Emerson Nuñez grew up on Heath Avenue in Kingsbridge but never set foot in Van Cortlandt Park. He had not been there until one day, as a teenager, he decided to take the No. 1 train to the end of the line and walk around. He entered the park and ended up getting lost on the Putnam Trail.
“There was something peaceful about it,” Mr. Nuñez, now 27, said. “There was something great about getting lost where you kind of learn to navigate through natural areas.”
Mr. Nuñez now knows the Putnam Trail, along with many other areas of the park, as his own backyard. He is also the newly appointed director of the park’s youth and volunteer programs and supervises the Urban Ecology Teen Internship program.
Formerly known as Green Jobs for Youth, the program is a paid internship for underrepresented Bronx teenagers to show them opportunities for working and studying in environmental fields.
Participants learn about forest restoration, mulching, nursery management and trail work and can receive up to four tuition-free college credits through Lehman College’s Science and Technology Entry Program.
Mr. Nuñez said the best part of his job is working with students. “They uplift me in a way. They bring out the best in me. They all have positive energy. When I see that some of them are down, we will talk about the issues that they have.”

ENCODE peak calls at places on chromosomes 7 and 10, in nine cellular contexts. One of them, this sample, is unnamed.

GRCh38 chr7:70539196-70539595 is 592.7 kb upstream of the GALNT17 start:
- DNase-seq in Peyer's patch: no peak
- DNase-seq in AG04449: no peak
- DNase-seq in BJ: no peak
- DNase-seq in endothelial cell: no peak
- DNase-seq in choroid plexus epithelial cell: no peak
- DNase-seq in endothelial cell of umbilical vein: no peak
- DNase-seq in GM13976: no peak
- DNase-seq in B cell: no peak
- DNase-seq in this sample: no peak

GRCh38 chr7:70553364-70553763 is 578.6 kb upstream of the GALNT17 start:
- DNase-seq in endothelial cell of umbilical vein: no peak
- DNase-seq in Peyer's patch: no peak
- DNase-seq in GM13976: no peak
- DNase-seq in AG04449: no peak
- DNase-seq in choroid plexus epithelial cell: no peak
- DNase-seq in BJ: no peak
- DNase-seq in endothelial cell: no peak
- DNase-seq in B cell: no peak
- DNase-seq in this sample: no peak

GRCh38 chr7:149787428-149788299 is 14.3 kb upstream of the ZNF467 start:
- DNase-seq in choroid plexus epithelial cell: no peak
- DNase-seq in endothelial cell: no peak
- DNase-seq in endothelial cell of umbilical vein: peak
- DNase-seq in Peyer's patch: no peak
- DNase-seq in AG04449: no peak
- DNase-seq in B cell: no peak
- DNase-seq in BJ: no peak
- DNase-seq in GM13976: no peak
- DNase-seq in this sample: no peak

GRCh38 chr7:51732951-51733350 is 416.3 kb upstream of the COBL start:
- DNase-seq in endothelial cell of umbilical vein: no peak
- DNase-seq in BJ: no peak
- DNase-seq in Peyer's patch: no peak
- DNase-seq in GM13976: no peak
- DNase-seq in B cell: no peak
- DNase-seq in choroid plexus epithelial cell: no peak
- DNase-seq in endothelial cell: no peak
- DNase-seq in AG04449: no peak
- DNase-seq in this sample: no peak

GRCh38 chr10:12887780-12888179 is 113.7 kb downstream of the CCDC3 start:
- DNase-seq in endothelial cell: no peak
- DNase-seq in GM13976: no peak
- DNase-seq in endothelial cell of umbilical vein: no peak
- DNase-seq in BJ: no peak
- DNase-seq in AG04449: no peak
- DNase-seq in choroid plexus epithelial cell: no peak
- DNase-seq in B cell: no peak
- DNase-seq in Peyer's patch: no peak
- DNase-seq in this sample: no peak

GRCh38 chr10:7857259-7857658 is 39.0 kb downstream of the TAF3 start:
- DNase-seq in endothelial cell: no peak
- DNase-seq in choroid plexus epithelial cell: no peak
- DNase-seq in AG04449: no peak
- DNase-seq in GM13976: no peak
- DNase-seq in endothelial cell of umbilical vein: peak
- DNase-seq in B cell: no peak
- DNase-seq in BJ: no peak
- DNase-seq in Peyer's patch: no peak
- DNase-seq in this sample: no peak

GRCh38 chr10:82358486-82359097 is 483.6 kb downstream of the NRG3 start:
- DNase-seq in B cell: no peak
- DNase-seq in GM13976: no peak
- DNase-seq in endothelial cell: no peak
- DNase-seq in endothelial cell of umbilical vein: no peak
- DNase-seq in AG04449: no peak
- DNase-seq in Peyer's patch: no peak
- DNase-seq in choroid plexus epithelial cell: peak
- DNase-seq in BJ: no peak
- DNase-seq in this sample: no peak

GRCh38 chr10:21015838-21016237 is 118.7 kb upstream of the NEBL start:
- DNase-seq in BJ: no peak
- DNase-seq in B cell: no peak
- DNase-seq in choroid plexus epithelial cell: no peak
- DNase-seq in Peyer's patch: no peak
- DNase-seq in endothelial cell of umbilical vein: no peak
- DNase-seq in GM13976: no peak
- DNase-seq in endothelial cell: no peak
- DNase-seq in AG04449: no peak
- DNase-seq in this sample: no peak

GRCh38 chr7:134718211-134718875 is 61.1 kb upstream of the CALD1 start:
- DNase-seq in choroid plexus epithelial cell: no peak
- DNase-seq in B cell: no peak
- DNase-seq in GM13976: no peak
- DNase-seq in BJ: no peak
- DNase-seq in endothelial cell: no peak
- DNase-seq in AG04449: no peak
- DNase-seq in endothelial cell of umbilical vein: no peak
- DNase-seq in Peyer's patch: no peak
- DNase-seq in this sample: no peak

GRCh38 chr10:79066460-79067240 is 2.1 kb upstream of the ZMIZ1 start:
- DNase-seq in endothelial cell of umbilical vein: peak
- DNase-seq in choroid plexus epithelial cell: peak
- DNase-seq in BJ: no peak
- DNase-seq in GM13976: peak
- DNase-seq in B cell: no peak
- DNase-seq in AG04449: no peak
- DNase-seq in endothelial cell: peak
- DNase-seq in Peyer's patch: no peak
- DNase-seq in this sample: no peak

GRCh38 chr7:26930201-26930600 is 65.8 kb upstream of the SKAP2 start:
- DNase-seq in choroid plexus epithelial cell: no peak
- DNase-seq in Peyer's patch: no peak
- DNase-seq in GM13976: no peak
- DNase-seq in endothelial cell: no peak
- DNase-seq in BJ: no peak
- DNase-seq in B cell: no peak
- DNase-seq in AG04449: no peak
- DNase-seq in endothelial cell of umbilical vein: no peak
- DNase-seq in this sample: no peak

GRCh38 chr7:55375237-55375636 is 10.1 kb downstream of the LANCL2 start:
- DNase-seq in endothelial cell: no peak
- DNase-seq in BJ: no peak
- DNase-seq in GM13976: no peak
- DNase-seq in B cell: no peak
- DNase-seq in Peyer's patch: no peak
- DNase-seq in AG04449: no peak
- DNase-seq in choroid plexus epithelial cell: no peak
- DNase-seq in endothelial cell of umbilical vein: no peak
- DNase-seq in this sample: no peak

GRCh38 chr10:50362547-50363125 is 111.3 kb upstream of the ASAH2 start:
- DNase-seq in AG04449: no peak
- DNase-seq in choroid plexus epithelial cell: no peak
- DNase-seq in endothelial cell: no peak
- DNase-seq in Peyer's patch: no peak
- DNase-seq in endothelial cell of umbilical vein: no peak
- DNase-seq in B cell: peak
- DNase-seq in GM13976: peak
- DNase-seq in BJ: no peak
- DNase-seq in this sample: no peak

And sometimes it is the other way around, and his students are there to support him. Mr. Nuñez recalled taking part in a photo shoot in the park for TD Bank featuring natural spaces in the city, and he was a bit anxious about it. So, instead of taking their lunch break, the interns went to the photo shoot to cheer him on. It “made his day,” Mr. Nuñez said.
Margot Perron, president of the Van Cortlandt Park Conversancy, said Mr. Nuñez is also a role model to the interns, many of whom, like him, are first generation college-bound and college students. Mr. Nuñez has a degree from SUNY Plattsburgh in biology and is currently working on a master’s in plant biology at Lehman College. She said that through Mr. Nuñez and the program, students get comfortable with the idea of going to college.
“It’s wonderful to see what he brings to the kids … It’s seeing him not only as a college graduate but someone who is pursuing a graduate degree at this point and someone who is just in love with plants,” said Ms. Perron.
High school senior Kedwin Lazala, who had never worked at a park until this summer, credited Mr. Nuñez for teaching him about the parks and teamwork. “I learned to be a leader [and learned that] that you can also collaborate with your peers,” Mr. Lazala said.
Although he called himself a reserved person, Mr. Lazala said the supportive environment that his mentor created for him and other students brought him out his shell. Mr. Lazala returned to the park this fall as an intern and said he would like to continue his internship next summer.
Mr. Nuñez said he wanted the interns to take away a respect for the environment and love for nature following their internship. “I think a lot of people get wrapped up, especially in New York City, get wrapped up in their daily lives and the subway and all the noise and all the madness that goes on in New York City. But they can always find a place in nature and in the parks especially, where they can kind of escape and disconnect from their everyday lives,” said Mr. Nuñez.